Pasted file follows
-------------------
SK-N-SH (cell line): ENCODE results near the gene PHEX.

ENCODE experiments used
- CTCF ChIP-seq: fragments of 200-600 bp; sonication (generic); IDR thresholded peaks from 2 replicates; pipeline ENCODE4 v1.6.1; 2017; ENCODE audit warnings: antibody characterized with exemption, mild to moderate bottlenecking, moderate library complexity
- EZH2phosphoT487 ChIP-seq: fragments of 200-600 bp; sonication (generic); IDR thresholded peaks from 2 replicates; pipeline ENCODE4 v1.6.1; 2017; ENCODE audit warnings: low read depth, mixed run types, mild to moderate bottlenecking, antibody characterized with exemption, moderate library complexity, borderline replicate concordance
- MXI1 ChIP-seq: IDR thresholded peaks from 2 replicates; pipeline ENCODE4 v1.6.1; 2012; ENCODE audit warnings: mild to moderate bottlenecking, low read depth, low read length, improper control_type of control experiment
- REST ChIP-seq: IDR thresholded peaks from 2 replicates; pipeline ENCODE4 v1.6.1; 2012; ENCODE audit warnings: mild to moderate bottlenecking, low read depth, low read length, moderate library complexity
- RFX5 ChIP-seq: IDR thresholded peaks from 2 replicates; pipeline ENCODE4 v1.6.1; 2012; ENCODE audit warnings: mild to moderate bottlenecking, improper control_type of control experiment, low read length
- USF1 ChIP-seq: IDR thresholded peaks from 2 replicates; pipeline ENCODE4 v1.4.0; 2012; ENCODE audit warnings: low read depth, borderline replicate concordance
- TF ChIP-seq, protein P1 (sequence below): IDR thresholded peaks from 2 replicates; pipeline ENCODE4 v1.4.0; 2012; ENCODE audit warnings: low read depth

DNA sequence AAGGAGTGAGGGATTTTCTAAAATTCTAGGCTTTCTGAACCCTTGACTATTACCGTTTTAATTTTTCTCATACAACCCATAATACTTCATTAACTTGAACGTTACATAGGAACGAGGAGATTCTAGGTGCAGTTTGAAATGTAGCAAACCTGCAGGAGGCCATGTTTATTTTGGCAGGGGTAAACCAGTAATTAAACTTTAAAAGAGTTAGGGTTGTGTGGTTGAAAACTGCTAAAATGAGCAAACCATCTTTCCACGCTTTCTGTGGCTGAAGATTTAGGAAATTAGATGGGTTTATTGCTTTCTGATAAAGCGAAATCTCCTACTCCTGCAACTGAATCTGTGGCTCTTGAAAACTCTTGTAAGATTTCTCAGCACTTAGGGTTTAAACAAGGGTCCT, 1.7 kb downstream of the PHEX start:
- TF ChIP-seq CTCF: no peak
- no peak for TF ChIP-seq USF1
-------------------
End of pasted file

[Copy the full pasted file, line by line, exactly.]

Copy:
SK-N-SH (cell line): ENCODE results near the gene PHEX.

ENCODE experiments used
- CTCF ChIP-seq: fragments of 200-600 bp; sonication (generic); IDR thresholded peaks from 2 replicates; pipeline ENCODE4 v1.6.1; 2017; ENCODE audit warnings: antibody characterized with exemption, mild to moderate bottlenecking, moderate library complexity
- EZH2phosphoT487 ChIP-seq: fragments of 200-600 bp; sonication (generic); IDR thresholded peaks from 2 replicates; pipeline ENCODE4 v1.6.1; 2017; ENCODE audit warnings: low read depth, mixed run types, mild to moderate bottlenecking, antibody characterized with exemption, moderate library complexity, borderline replicate concordance
- MXI1 ChIP-seq: IDR thresholded peaks from 2 replicates; pipeline ENCODE4 v1.6.1; 2012; ENCODE audit warnings: mild to moderate bottlenecking, low read depth, low read length, improper control_type of control experiment
- REST ChIP-seq: IDR thresholded peaks from 2 replicates; pipeline ENCODE4 v1.6.1; 2012; ENCODE audit warnings: mild to moderate bottlenecking, low read depth, low read length, moderate library complexity
- RFX5 ChIP-seq: IDR thresholded peaks from 2 replicates; pipeline ENCODE4 v1.6.1; 2012; ENCODE audit warnings: mild to moderate bottlenecking, improper control_type of control experiment, low read length
- USF1 ChIP-seq: IDR thresholded peaks from 2 replicates; pipeline ENCODE4 v1.4.0; 2012; ENCODE audit warnings: low read depth, borderline replicate concordance
- TF ChIP-seq, protein P1 (sequence below): IDR thresholded peaks from 2 replicates; pipeline ENCODE4 v1.4.0; 2012; ENCODE audit warnings: low read depth

DNA sequence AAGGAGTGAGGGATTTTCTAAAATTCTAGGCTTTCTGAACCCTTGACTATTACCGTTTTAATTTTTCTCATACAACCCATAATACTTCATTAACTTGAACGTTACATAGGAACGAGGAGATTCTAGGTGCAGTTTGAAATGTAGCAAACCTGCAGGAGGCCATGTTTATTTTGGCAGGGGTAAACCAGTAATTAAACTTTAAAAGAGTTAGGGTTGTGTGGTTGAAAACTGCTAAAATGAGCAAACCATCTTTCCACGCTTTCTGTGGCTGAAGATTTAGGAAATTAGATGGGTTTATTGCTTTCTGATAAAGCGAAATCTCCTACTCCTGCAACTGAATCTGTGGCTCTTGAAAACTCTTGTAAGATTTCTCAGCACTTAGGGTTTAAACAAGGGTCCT, 1.7 kb downstream of the PHEX start:
- TF ChIP-seq CTCF: no peak
- no peak for TF ChIP-seq USF1